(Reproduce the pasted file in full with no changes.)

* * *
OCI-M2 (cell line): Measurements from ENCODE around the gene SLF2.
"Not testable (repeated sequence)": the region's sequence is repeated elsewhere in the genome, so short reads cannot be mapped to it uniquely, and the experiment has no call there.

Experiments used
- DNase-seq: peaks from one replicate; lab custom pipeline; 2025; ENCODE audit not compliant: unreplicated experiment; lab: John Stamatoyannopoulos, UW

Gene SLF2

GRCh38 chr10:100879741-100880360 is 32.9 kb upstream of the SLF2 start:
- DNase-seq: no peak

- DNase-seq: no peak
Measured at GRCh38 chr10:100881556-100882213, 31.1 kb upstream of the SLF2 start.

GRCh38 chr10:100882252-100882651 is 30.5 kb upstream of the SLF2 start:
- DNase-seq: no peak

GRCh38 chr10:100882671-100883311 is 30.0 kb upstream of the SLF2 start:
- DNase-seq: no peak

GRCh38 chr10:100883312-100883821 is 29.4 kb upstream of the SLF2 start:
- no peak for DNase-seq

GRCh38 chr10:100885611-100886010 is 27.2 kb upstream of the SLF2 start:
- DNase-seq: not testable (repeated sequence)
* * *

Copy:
OCI-M2 (cell line): Measurements from ENCODE around the gene SLF2.
"Not testable (repeated sequence)": the region's sequence is repeated elsewhere in the genome, so short reads cannot be mapped to it uniquely, and the experiment has no call there.

Experiments used
- DNase-seq: peaks from one replicate; lab custom pipeline; 2025; ENCODE audit not compliant: unreplicated experiment; lab: John Stamatoyannopoulos, UW

Gene SLF2

GRCh38 chr10:100879741-100880360 is 32.9 kb upstream of the SLF2 start:
- DNase-seq: no peak

- DNase-seq: no peak
Measured at GRCh38 chr10:100881556-100882213, 31.1 kb upstream of the SLF2 start.

GRCh38 chr10:100882252-100882651 is 30.5 kb upstream of the SLF2 start:
- DNase-seq: no peak

GRCh38 chr10:100882671-100883311 is 30.0 kb upstream of the SLF2 start:
- DNase-seq: no peak

GRCh38 chr10:100883312-100883821 is 29.4 kb upstream of the SLF2 start:
- no peak for DNase-seq

GRCh38 chr10:100885611-100886010 is 27.2 kb upstream of the SLF2 start:
- DNase-seq: not testable (repeated sequence)